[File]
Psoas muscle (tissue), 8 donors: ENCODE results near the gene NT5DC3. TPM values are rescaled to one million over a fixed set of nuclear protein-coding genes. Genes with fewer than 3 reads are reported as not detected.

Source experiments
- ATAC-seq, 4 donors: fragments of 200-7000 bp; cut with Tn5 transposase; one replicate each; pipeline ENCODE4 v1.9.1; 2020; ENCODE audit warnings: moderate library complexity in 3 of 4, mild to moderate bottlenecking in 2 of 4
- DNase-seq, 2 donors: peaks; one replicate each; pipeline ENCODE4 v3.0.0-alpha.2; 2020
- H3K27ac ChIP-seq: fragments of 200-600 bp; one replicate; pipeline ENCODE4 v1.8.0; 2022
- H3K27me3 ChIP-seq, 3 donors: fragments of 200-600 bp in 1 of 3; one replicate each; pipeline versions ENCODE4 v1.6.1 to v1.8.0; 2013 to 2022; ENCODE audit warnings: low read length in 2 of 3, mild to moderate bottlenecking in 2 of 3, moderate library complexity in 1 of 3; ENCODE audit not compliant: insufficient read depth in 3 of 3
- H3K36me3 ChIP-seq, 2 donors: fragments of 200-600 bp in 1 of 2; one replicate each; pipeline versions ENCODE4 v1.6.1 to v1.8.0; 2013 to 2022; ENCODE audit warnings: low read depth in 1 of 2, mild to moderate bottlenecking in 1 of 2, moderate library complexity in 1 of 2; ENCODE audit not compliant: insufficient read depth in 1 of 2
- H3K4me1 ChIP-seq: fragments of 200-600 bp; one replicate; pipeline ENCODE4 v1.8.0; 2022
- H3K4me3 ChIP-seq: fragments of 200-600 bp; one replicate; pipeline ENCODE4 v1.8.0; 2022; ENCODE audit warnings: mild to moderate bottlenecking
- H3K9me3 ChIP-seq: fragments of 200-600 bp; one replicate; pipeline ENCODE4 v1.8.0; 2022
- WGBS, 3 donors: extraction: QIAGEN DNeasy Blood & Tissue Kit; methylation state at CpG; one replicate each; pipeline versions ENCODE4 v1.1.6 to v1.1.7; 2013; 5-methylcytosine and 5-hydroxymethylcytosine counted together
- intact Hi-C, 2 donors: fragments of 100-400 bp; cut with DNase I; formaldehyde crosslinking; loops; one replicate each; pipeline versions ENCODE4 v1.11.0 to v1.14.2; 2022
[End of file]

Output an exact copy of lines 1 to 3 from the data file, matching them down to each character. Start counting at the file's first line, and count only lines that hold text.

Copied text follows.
Psoas muscle (tissue), 8 donors: ENCODE results near the gene NT5DC3. TPM values are rescaled to one million over a fixed set of nuclear protein-coding genes. Genes with fewer than 3 reads are reported as not detected.

Source experiments
- ATAC-seq, 4 donors: fragments of 200-7000 bp; cut with Tn5 transposase; one replicate each; pipeline ENCODE4 v1.9.1; 2020; ENCODE audit warnings: moderate library complexity in 3 of 4, mild to moderate bottlenecking in 2 of 4